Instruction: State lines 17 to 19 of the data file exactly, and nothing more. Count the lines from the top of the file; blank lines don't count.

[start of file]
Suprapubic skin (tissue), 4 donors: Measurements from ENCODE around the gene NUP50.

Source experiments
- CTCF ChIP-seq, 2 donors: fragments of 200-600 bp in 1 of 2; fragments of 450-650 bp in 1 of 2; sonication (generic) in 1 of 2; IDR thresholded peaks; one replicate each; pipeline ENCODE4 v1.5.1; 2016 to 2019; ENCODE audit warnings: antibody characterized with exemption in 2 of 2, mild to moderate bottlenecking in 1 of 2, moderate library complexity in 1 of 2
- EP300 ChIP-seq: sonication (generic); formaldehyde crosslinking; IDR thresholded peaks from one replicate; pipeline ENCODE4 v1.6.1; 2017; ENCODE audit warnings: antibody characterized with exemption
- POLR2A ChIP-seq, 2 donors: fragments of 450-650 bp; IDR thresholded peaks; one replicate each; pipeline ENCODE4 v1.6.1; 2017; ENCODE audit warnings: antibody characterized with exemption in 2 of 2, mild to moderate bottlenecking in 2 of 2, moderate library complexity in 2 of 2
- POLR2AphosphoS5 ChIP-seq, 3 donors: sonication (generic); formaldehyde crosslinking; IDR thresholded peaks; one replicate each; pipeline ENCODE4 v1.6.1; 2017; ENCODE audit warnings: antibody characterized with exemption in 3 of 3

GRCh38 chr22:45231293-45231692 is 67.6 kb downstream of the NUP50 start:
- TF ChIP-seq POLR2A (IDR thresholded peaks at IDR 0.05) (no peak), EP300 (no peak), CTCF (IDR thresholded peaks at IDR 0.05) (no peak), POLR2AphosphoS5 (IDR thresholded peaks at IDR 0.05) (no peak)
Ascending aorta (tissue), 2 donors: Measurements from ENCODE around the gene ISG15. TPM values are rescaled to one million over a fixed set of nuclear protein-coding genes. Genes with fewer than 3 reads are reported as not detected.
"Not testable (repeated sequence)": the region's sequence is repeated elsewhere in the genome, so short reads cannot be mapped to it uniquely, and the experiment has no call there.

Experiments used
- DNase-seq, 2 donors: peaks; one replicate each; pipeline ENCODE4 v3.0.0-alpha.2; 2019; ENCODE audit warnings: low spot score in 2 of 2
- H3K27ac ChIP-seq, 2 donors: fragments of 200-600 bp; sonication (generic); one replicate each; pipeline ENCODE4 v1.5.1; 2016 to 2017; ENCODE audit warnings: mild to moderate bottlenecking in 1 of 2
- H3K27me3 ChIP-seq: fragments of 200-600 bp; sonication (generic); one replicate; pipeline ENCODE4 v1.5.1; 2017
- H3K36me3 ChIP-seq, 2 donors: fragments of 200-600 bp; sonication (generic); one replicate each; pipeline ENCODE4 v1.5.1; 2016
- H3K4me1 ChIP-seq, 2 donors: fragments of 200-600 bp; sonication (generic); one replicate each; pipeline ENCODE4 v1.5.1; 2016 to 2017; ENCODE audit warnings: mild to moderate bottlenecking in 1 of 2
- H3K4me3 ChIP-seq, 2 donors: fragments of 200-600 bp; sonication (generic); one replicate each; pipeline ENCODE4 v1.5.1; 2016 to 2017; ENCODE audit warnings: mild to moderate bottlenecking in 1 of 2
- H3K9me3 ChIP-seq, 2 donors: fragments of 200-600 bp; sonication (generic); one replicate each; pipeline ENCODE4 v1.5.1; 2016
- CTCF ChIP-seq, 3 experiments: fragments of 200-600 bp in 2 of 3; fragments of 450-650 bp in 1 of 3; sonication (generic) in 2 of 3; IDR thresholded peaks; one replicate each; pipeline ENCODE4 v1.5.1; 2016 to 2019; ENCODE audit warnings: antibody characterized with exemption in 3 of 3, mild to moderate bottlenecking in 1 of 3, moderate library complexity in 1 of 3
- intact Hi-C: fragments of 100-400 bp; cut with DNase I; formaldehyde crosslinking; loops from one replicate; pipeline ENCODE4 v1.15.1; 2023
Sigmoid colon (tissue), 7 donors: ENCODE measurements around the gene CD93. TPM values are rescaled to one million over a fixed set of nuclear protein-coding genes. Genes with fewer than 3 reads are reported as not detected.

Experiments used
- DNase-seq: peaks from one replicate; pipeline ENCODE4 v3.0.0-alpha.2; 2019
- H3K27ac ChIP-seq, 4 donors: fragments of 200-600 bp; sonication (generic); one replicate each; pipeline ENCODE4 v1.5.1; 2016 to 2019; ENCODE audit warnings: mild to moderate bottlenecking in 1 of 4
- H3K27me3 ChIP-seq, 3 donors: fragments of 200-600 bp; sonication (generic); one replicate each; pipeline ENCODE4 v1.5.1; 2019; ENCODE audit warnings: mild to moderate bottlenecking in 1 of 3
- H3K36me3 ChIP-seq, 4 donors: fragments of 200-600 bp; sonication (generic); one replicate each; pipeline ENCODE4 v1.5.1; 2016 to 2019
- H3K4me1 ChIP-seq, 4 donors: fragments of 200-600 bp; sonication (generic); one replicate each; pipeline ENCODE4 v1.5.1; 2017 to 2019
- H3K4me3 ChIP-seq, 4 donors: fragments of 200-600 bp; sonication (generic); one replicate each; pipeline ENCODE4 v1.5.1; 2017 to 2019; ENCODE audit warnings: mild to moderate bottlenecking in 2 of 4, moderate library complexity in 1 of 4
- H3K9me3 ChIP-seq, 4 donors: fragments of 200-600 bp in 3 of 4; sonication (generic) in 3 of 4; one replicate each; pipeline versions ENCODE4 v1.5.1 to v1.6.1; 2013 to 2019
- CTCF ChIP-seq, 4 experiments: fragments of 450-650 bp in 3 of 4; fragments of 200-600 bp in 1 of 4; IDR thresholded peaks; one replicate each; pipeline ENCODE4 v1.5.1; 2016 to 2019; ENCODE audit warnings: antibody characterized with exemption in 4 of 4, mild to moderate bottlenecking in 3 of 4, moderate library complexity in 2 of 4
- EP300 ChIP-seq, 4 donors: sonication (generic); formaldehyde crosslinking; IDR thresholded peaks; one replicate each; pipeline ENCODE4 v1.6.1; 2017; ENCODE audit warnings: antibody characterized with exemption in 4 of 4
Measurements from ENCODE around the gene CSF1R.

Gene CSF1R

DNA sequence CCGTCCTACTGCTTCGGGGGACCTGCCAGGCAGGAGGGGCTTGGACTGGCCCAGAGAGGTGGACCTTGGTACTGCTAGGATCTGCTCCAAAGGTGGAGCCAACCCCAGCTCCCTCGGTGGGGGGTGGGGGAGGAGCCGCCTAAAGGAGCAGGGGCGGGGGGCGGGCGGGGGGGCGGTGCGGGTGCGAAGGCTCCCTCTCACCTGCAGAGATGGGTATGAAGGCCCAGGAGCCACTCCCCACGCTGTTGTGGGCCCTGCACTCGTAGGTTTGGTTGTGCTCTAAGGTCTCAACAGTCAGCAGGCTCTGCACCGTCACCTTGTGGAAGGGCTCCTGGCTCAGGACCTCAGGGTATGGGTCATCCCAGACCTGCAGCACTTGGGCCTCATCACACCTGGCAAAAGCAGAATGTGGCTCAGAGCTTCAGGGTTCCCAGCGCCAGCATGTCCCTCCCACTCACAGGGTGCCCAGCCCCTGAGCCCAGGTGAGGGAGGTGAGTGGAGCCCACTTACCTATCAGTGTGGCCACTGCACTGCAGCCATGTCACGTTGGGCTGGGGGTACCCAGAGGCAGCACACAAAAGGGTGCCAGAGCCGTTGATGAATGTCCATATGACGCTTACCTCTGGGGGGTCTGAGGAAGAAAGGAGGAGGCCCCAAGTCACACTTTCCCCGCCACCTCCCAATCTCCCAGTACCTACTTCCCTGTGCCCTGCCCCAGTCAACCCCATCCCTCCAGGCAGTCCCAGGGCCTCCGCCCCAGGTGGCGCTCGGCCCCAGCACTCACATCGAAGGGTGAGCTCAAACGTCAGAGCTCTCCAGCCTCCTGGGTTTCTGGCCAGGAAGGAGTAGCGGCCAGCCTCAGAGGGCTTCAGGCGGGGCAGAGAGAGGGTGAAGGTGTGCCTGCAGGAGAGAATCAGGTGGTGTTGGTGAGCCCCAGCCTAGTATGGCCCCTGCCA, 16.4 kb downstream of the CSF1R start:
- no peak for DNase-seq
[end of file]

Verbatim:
- H3K4me3 ChIP-seq, 2 donors: fragments of 200-600 bp; sonication (generic); one replicate each; pipeline ENCODE4 v1.5.1; 2016 to 2017; ENCODE audit warnings: mild to moderate bottlenecking in 1 of 2
- H3K9me3 ChIP-seq, 2 donors: fragments of 200-600 bp; sonication (generic); one replicate each; pipeline ENCODE4 v1.5.1; 2016
- CTCF ChIP-seq, 3 experiments: fragments of 200-600 bp in 2 of 3; fragments of 450-650 bp in 1 of 3; sonication (generic) in 2 of 3; IDR thresholded peaks; one replicate each; pipeline ENCODE4 v1.5.1; 2016 to 2019; ENCODE audit warnings: antibody characterized with exemption in 3 of 3, mild to moderate bottlenecking in 1 of 3, moderate library complexity in 1 of 3